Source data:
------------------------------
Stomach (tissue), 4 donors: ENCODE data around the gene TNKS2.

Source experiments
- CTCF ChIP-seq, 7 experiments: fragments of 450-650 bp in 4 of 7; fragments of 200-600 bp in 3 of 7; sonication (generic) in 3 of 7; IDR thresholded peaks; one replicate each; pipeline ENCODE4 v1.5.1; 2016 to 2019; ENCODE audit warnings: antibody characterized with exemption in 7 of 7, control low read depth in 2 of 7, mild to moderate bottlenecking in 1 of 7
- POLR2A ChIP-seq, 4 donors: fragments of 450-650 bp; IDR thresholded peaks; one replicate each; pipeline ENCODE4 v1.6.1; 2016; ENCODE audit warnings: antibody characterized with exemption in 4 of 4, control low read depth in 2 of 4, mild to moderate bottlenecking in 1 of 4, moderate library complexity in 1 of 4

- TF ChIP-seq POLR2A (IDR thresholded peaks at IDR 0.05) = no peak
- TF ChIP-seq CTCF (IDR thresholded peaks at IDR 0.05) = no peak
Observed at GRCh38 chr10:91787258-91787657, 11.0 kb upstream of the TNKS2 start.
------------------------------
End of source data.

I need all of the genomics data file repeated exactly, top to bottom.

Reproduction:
Stomach (tissue), 4 donors: ENCODE data around the gene TNKS2.

Source experiments
- CTCF ChIP-seq, 7 experiments: fragments of 450-650 bp in 4 of 7; fragments of 200-600 bp in 3 of 7; sonication (generic) in 3 of 7; IDR thresholded peaks; one replicate each; pipeline ENCODE4 v1.5.1; 2016 to 2019; ENCODE audit warnings: antibody characterized with exemption in 7 of 7, control low read depth in 2 of 7, mild to moderate bottlenecking in 1 of 7
- POLR2A ChIP-seq, 4 donors: fragments of 450-650 bp; IDR thresholded peaks; one replicate each; pipeline ENCODE4 v1.6.1; 2016; ENCODE audit warnings: antibody characterized with exemption in 4 of 4, control low read depth in 2 of 4, mild to moderate bottlenecking in 1 of 4, moderate library complexity in 1 of 4

- TF ChIP-seq POLR2A (IDR thresholded peaks at IDR 0.05) = no peak
- TF ChIP-seq CTCF (IDR thresholded peaks at IDR 0.05) = no peak
Observed at GRCh38 chr10:91787258-91787657, 11.0 kb upstream of the TNKS2 start.